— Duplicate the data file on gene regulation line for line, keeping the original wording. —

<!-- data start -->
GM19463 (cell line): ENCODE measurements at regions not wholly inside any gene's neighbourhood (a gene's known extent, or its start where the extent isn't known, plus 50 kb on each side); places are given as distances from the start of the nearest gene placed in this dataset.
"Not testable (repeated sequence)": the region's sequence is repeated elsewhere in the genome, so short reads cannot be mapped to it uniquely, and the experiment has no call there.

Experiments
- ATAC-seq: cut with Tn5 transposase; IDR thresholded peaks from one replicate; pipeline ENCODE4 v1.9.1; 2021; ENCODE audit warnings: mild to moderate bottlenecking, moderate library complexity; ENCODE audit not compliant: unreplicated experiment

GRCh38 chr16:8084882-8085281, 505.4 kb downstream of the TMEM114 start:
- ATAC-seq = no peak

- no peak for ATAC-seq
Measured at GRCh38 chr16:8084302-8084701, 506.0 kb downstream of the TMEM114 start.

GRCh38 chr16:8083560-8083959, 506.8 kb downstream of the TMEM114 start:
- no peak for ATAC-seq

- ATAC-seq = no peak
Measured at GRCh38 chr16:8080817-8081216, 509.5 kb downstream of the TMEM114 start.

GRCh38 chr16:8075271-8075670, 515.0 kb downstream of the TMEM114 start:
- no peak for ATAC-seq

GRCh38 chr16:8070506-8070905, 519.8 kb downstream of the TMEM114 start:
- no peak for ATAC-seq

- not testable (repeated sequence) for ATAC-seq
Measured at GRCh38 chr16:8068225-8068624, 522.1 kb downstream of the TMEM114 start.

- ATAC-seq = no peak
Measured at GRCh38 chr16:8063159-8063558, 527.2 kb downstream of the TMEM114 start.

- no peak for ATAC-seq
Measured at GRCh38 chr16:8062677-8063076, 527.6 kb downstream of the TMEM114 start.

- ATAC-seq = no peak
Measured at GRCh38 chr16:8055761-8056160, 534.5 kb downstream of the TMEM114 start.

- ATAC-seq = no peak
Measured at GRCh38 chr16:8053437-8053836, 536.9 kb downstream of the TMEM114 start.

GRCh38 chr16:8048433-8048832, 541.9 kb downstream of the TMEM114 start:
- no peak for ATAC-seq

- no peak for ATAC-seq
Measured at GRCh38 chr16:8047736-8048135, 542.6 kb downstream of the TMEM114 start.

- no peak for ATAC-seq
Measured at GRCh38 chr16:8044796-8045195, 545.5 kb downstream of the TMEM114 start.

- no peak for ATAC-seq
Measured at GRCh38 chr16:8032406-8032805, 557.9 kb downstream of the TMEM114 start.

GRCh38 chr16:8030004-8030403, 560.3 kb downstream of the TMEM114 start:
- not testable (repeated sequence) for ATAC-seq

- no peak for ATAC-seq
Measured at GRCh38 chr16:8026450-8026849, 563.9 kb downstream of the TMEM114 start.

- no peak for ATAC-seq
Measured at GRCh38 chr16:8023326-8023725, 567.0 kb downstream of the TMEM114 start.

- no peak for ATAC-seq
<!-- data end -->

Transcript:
GM19463 (cell line): ENCODE measurements at regions not wholly inside any gene's neighbourhood (a gene's known extent, or its start where the extent isn't known, plus 50 kb on each side); places are given as distances from the start of the nearest gene placed in this dataset.
"Not testable (repeated sequence)": the region's sequence is repeated elsewhere in the genome, so short reads cannot be mapped to it uniquely, and the experiment has no call there.

Experiments
- ATAC-seq: cut with Tn5 transposase; IDR thresholded peaks from one replicate; pipeline ENCODE4 v1.9.1; 2021; ENCODE audit warnings: mild to moderate bottlenecking, moderate library complexity; ENCODE audit not compliant: unreplicated experiment

GRCh38 chr16:8084882-8085281, 505.4 kb downstream of the TMEM114 start:
- ATAC-seq = no peak

- no peak for ATAC-seq
Measured at GRCh38 chr16:8084302-8084701, 506.0 kb downstream of the TMEM114 start.

GRCh38 chr16:8083560-8083959, 506.8 kb downstream of the TMEM114 start:
- no peak for ATAC-seq

- ATAC-seq = no peak
Measured at GRCh38 chr16:8080817-8081216, 509.5 kb downstream of the TMEM114 start.

GRCh38 chr16:8075271-8075670, 515.0 kb downstream of the TMEM114 start:
- no peak for ATAC-seq

GRCh38 chr16:8070506-8070905, 519.8 kb downstream of the TMEM114 start:
- no peak for ATAC-seq

- not testable (repeated sequence) for ATAC-seq
Measured at GRCh38 chr16:8068225-8068624, 522.1 kb downstream of the TMEM114 start.

- ATAC-seq = no peak
Measured at GRCh38 chr16:8063159-8063558, 527.2 kb downstream of the TMEM114 start.

- no peak for ATAC-seq
Measured at GRCh38 chr16:8062677-8063076, 527.6 kb downstream of the TMEM114 start.

- ATAC-seq = no peak
Measured at GRCh38 chr16:8055761-8056160, 534.5 kb downstream of the TMEM114 start.

- ATAC-seq = no peak
Measured at GRCh38 chr16:8053437-8053836, 536.9 kb downstream of the TMEM114 start.

GRCh38 chr16:8048433-8048832, 541.9 kb downstream of the TMEM114 start:
- no peak for ATAC-seq

- no peak for ATAC-seq
Measured at GRCh38 chr16:8047736-8048135, 542.6 kb downstream of the TMEM114 start.

- no peak for ATAC-seq
Measured at GRCh38 chr16:8044796-8045195, 545.5 kb downstream of the TMEM114 start.

- no peak for ATAC-seq
Measured at GRCh38 chr16:8032406-8032805, 557.9 kb downstream of the TMEM114 start.

GRCh38 chr16:8030004-8030403, 560.3 kb downstream of the TMEM114 start:
- not testable (repeated sequence) for ATAC-seq

- no peak for ATAC-seq
Measured at GRCh38 chr16:8026450-8026849, 563.9 kb downstream of the TMEM114 start.

- no peak for ATAC-seq
Measured at GRCh38 chr16:8023326-8023725, 567.0 kb downstream of the TMEM114 start.

- no peak for ATAC-seq